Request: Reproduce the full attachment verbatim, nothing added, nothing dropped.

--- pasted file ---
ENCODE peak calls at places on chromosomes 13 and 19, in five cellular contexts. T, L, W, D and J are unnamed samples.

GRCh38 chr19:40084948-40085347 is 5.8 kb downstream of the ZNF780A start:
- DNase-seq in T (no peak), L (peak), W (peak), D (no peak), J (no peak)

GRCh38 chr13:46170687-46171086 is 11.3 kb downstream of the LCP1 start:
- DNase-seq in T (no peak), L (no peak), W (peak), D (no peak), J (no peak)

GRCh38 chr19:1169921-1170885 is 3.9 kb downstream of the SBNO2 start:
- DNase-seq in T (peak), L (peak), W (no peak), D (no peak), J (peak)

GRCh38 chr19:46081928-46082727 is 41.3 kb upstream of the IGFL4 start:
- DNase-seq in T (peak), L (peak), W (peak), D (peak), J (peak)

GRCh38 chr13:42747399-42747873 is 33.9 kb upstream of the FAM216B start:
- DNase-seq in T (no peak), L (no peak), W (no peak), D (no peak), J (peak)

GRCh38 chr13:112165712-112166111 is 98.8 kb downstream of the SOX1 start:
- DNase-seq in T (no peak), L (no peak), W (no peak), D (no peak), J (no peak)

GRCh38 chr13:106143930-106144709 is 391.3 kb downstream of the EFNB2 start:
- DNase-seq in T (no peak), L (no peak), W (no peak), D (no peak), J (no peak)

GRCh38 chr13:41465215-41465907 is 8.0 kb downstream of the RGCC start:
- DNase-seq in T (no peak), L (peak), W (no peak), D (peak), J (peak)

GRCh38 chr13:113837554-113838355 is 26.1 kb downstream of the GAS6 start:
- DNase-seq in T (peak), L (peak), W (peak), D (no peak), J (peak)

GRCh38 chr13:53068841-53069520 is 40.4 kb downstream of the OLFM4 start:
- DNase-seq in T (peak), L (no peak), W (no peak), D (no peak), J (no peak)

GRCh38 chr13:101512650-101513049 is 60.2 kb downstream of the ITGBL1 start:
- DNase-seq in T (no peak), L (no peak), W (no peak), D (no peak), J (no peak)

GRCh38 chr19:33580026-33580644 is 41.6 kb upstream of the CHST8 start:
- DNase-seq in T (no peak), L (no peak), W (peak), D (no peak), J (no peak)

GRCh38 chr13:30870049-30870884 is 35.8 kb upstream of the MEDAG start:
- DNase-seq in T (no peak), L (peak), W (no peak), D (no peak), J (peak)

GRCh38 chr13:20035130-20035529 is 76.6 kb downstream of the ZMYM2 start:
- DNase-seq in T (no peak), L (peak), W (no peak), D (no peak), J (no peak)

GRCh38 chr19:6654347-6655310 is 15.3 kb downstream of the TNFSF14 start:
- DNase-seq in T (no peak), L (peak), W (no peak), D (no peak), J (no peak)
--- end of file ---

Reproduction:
ENCODE peak calls at places on chromosomes 13 and 19, in five cellular contexts. T, L, W, D and J are unnamed samples.

GRCh38 chr19:40084948-40085347 is 5.8 kb downstream of the ZNF780A start:
- DNase-seq in T (no peak), L (peak), W (peak), D (no peak), J (no peak)

GRCh38 chr13:46170687-46171086 is 11.3 kb downstream of the LCP1 start:
- DNase-seq in T (no peak), L (no peak), W (peak), D (no peak), J (no peak)

GRCh38 chr19:1169921-1170885 is 3.9 kb downstream of the SBNO2 start:
- DNase-seq in T (peak), L (peak), W (no peak), D (no peak), J (peak)

GRCh38 chr19:46081928-46082727 is 41.3 kb upstream of the IGFL4 start:
- DNase-seq in T (peak), L (peak), W (peak), D (peak), J (peak)

GRCh38 chr13:42747399-42747873 is 33.9 kb upstream of the FAM216B start:
- DNase-seq in T (no peak), L (no peak), W (no peak), D (no peak), J (peak)

GRCh38 chr13:112165712-112166111 is 98.8 kb downstream of the SOX1 start:
- DNase-seq in T (no peak), L (no peak), W (no peak), D (no peak), J (no peak)

GRCh38 chr13:106143930-106144709 is 391.3 kb downstream of the EFNB2 start:
- DNase-seq in T (no peak), L (no peak), W (no peak), D (no peak), J (no peak)

GRCh38 chr13:41465215-41465907 is 8.0 kb downstream of the RGCC start:
- DNase-seq in T (no peak), L (peak), W (no peak), D (peak), J (peak)

GRCh38 chr13:113837554-113838355 is 26.1 kb downstream of the GAS6 start:
- DNase-seq in T (peak), L (peak), W (peak), D (no peak), J (peak)

GRCh38 chr13:53068841-53069520 is 40.4 kb downstream of the OLFM4 start:
- DNase-seq in T (peak), L (no peak), W (no peak), D (no peak), J (no peak)

GRCh38 chr13:101512650-101513049 is 60.2 kb downstream of the ITGBL1 start:
- DNase-seq in T (no peak), L (no peak), W (no peak), D (no peak), J (no peak)

GRCh38 chr19:33580026-33580644 is 41.6 kb upstream of the CHST8 start:
- DNase-seq in T (no peak), L (no peak), W (peak), D (no peak), J (no peak)

GRCh38 chr13:30870049-30870884 is 35.8 kb upstream of the MEDAG start:
- DNase-seq in T (no peak), L (peak), W (no peak), D (no peak), J (peak)

GRCh38 chr13:20035130-20035529 is 76.6 kb downstream of the ZMYM2 start:
- DNase-seq in T (no peak), L (peak), W (no peak), D (no peak), J (no peak)

GRCh38 chr19:6654347-6655310 is 15.3 kb downstream of the TNFSF14 start:
- DNase-seq in T (no peak), L (peak), W (no peak), D (no peak), J (no peak)